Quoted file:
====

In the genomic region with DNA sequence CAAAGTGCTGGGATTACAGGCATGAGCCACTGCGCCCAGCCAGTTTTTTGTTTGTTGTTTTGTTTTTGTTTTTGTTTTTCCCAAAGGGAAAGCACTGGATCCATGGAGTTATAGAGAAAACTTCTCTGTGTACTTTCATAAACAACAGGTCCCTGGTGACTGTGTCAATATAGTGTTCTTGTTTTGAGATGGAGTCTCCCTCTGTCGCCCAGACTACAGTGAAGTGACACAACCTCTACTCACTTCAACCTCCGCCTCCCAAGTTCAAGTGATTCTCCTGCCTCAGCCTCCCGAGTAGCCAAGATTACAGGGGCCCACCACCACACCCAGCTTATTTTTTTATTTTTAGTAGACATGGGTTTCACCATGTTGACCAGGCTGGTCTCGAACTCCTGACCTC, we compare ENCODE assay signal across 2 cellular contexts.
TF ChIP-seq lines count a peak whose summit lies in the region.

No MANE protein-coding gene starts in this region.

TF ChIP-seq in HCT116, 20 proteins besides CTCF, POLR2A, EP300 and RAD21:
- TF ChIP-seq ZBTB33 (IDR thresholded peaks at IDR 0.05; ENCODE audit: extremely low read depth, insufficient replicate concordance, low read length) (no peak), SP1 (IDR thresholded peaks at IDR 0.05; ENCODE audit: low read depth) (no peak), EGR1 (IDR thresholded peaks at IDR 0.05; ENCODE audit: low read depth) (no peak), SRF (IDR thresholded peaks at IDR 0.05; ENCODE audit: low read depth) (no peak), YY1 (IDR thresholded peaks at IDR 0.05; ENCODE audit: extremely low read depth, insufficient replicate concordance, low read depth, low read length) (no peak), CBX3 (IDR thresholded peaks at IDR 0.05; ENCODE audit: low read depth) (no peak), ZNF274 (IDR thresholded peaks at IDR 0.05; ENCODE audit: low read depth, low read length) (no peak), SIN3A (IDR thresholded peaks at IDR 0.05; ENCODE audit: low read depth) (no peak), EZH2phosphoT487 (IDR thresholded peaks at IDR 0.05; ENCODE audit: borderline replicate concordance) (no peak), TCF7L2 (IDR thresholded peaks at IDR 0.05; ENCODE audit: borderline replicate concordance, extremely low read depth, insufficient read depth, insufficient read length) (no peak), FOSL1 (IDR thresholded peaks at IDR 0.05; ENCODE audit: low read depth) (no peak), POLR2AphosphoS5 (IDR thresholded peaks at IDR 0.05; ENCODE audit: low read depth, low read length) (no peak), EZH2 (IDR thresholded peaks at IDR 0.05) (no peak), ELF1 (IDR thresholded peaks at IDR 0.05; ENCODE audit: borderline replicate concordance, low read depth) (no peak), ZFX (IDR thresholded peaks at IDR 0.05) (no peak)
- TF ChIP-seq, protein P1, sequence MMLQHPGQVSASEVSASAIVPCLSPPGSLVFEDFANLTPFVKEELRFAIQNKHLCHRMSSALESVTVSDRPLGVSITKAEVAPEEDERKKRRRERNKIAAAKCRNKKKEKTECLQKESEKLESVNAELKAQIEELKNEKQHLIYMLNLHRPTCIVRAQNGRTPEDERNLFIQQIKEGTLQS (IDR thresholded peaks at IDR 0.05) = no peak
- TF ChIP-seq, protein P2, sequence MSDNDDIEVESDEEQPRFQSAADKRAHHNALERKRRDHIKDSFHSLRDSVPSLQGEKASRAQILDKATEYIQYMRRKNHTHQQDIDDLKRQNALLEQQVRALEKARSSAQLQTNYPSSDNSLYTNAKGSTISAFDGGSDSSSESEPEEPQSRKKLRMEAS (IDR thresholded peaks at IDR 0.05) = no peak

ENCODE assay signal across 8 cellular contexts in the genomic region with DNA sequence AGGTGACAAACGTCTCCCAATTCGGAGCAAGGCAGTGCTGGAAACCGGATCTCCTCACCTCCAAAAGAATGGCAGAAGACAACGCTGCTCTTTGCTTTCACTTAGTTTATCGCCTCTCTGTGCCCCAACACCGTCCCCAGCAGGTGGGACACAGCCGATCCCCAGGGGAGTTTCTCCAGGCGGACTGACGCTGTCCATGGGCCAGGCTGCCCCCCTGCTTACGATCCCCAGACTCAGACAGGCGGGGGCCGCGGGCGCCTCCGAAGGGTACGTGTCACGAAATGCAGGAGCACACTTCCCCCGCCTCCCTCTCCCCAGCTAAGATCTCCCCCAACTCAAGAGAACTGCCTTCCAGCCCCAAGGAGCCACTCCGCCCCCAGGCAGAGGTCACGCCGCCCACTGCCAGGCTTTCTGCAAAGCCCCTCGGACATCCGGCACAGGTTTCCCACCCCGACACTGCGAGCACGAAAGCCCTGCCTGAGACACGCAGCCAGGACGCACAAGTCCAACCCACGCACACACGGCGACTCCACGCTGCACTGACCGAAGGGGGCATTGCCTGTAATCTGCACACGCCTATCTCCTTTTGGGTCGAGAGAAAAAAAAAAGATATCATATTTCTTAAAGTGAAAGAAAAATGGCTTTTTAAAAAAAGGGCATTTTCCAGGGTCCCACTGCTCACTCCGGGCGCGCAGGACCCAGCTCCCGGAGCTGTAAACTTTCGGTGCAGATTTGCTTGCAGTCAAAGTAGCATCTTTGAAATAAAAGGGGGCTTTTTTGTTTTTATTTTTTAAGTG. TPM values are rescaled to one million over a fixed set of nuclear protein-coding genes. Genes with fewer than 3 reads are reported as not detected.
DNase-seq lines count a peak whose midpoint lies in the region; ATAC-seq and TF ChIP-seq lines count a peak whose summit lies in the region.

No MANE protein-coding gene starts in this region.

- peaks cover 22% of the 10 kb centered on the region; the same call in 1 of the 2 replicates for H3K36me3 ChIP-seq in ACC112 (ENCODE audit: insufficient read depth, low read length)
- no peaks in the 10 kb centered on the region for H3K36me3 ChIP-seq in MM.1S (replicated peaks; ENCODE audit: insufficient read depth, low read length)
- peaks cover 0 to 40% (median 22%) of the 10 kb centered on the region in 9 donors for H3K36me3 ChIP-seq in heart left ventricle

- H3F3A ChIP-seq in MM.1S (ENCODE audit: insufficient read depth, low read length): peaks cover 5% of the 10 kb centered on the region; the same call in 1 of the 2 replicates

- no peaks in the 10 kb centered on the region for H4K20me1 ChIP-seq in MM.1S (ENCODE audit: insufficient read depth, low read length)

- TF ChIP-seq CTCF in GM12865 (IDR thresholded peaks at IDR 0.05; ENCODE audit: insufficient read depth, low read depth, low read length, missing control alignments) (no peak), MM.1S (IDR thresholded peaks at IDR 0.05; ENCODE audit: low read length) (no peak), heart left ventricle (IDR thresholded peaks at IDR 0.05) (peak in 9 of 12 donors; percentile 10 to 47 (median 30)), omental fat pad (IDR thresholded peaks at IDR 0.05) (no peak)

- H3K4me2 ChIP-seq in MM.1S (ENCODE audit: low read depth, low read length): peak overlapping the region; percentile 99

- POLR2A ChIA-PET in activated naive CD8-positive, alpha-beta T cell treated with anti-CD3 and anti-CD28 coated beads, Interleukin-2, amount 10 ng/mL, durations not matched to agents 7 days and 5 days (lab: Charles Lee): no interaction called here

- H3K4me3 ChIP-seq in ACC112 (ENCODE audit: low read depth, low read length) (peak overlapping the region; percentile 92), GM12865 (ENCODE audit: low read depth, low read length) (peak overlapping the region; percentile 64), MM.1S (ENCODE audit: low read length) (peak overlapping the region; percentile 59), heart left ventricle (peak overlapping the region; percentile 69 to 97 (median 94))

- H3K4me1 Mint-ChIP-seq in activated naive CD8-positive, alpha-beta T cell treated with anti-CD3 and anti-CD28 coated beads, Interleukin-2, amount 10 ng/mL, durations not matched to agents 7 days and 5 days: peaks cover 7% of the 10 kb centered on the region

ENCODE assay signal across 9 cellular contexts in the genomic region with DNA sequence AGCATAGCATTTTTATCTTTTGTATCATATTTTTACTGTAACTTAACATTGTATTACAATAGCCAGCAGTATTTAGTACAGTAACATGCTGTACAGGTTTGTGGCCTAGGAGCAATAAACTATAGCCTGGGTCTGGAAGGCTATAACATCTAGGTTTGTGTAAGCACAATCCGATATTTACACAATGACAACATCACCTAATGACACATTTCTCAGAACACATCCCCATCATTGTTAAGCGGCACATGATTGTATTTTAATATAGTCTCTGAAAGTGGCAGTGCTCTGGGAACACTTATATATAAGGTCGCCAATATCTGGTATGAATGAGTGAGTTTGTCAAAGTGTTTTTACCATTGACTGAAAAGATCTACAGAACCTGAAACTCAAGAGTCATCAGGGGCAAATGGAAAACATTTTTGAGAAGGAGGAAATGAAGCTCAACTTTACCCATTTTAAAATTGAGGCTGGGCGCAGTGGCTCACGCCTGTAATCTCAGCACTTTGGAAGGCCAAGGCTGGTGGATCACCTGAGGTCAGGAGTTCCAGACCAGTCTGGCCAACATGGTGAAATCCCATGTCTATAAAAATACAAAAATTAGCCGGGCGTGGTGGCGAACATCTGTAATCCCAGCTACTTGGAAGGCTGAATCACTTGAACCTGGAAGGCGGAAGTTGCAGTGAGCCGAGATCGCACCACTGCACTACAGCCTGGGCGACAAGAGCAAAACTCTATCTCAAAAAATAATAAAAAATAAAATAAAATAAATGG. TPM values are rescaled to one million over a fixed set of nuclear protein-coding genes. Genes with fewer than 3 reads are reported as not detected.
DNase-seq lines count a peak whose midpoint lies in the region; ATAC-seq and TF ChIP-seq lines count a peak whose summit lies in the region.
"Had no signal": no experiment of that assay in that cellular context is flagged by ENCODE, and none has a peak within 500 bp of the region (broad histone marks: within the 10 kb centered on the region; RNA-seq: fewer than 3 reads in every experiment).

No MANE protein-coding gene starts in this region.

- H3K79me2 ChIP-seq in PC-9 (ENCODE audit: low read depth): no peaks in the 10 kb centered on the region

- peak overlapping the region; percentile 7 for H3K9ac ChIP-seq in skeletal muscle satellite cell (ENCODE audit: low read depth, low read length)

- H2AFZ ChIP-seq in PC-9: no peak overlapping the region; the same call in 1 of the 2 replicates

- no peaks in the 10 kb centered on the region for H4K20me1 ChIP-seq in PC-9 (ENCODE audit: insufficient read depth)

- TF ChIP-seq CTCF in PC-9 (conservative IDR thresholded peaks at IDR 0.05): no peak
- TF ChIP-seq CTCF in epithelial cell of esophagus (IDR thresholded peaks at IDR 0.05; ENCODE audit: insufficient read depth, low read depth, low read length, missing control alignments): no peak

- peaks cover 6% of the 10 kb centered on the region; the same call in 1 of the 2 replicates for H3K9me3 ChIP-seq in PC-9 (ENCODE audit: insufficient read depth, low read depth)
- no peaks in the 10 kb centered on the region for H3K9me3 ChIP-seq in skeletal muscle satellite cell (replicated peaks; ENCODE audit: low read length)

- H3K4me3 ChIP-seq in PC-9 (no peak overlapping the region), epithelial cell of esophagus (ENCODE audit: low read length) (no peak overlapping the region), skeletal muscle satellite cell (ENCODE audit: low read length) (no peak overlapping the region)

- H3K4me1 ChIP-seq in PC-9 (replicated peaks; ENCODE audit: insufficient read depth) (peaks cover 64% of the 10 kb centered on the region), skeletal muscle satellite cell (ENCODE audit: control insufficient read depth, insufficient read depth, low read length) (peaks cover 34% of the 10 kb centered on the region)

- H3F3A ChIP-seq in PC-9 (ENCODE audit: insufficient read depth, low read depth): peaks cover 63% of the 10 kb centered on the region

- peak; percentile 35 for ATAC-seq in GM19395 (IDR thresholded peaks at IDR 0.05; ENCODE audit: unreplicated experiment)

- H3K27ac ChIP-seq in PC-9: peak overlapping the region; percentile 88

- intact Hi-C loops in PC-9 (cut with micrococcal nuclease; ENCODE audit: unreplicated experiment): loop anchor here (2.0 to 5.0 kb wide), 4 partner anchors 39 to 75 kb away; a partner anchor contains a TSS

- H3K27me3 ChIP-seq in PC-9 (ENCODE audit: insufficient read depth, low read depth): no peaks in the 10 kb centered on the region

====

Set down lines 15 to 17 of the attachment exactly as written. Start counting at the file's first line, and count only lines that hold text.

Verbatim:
- no peaks in the 10 kb centered on the region for H4K20me1 ChIP-seq in MM.1S (ENCODE audit: insufficient read depth, low read length)

- TF ChIP-seq CTCF in GM12865 (IDR thresholded peaks at IDR 0.05; ENCODE audit: insufficient read depth, low read depth, low read length, missing control alignments) (no peak), MM.1S (IDR thresholded peaks at IDR 0.05; ENCODE audit: low read length) (no peak), heart left ventricle (IDR thresholded peaks at IDR 0.05) (peak in 9 of 12 donors; percentile 10 to 47 (median 30)), omental fat pad (IDR thresholded peaks at IDR 0.05) (no peak)

- H3K4me2 ChIP-seq in MM.1S (ENCODE audit: low read depth, low read length): peak overlapping the region; percentile 99